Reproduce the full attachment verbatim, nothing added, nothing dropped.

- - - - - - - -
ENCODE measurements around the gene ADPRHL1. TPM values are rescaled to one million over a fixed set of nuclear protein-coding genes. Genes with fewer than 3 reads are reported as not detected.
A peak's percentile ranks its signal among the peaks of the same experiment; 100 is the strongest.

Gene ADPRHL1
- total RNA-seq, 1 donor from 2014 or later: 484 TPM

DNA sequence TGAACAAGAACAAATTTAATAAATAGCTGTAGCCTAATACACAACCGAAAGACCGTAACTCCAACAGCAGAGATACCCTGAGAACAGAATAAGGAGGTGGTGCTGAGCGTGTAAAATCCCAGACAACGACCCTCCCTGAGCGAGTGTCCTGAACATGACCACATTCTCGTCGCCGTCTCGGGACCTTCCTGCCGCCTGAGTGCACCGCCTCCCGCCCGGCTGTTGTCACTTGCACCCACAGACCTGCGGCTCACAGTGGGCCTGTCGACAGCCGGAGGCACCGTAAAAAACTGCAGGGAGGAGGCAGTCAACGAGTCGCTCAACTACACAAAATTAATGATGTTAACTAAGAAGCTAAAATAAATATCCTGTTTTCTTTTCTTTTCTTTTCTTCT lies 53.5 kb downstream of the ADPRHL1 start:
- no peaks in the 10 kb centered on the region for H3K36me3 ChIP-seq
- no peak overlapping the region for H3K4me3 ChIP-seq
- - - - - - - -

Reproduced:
ENCODE measurements around the gene ADPRHL1. TPM values are rescaled to one million over a fixed set of nuclear protein-coding genes. Genes with fewer than 3 reads are reported as not detected.
A peak's percentile ranks its signal among the peaks of the same experiment; 100 is the strongest.

Gene ADPRHL1
- total RNA-seq, 1 donor from 2014 or later: 484 TPM

DNA sequence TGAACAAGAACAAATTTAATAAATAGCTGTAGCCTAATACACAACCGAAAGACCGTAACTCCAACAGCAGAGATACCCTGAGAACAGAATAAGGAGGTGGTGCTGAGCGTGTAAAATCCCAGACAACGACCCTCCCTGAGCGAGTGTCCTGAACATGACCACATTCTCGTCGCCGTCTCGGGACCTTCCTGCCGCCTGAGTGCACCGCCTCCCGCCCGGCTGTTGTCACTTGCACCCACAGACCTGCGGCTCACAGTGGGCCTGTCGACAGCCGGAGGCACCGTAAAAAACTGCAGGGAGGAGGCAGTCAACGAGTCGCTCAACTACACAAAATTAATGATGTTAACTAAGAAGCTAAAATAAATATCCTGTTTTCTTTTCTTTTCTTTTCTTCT lies 53.5 kb downstream of the ADPRHL1 start:
- no peaks in the 10 kb centered on the region for H3K36me3 ChIP-seq
- no peak overlapping the region for H3K4me3 ChIP-seq